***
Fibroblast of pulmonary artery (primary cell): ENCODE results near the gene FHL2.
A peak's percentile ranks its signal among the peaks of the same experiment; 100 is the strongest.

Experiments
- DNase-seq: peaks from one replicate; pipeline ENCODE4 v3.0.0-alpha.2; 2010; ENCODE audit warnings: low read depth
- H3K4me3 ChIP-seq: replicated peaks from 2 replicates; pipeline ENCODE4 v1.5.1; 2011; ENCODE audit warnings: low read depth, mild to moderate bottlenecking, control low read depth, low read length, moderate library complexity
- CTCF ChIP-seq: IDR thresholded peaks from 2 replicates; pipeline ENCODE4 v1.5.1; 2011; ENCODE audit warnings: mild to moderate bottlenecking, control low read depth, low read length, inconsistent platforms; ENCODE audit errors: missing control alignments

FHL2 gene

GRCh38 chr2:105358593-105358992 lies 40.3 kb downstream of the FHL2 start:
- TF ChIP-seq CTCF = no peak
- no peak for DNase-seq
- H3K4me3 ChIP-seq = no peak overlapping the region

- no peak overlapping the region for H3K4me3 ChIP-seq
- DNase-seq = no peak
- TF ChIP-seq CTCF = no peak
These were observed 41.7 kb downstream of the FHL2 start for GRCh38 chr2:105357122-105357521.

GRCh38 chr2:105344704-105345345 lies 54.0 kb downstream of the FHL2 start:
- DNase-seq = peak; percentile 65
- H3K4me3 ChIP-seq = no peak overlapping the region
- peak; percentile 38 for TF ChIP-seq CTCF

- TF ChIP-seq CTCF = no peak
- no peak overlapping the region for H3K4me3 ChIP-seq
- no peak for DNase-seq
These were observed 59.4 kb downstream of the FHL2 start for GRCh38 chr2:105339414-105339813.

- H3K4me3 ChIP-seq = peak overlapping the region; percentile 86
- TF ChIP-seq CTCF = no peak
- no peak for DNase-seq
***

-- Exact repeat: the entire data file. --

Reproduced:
Fibroblast of pulmonary artery (primary cell): ENCODE results near the gene FHL2.
A peak's percentile ranks its signal among the peaks of the same experiment; 100 is the strongest.

Experiments
- DNase-seq: peaks from one replicate; pipeline ENCODE4 v3.0.0-alpha.2; 2010; ENCODE audit warnings: low read depth
- H3K4me3 ChIP-seq: replicated peaks from 2 replicates; pipeline ENCODE4 v1.5.1; 2011; ENCODE audit warnings: low read depth, mild to moderate bottlenecking, control low read depth, low read length, moderate library complexity
- CTCF ChIP-seq: IDR thresholded peaks from 2 replicates; pipeline ENCODE4 v1.5.1; 2011; ENCODE audit warnings: mild to moderate bottlenecking, control low read depth, low read length, inconsistent platforms; ENCODE audit errors: missing control alignments

FHL2 gene

GRCh38 chr2:105358593-105358992 lies 40.3 kb downstream of the FHL2 start:
- TF ChIP-seq CTCF = no peak
- no peak for DNase-seq
- H3K4me3 ChIP-seq = no peak overlapping the region

- no peak overlapping the region for H3K4me3 ChIP-seq
- DNase-seq = no peak
- TF ChIP-seq CTCF = no peak
These were observed 41.7 kb downstream of the FHL2 start for GRCh38 chr2:105357122-105357521.

GRCh38 chr2:105344704-105345345 lies 54.0 kb downstream of the FHL2 start:
- DNase-seq = peak; percentile 65
- H3K4me3 ChIP-seq = no peak overlapping the region
- peak; percentile 38 for TF ChIP-seq CTCF

- TF ChIP-seq CTCF = no peak
- no peak overlapping the region for H3K4me3 ChIP-seq
- no peak for DNase-seq
These were observed 59.4 kb downstream of the FHL2 start for GRCh38 chr2:105339414-105339813.

- H3K4me3 ChIP-seq = peak overlapping the region; percentile 86
- TF ChIP-seq CTCF = no peak
- no peak for DNase-seq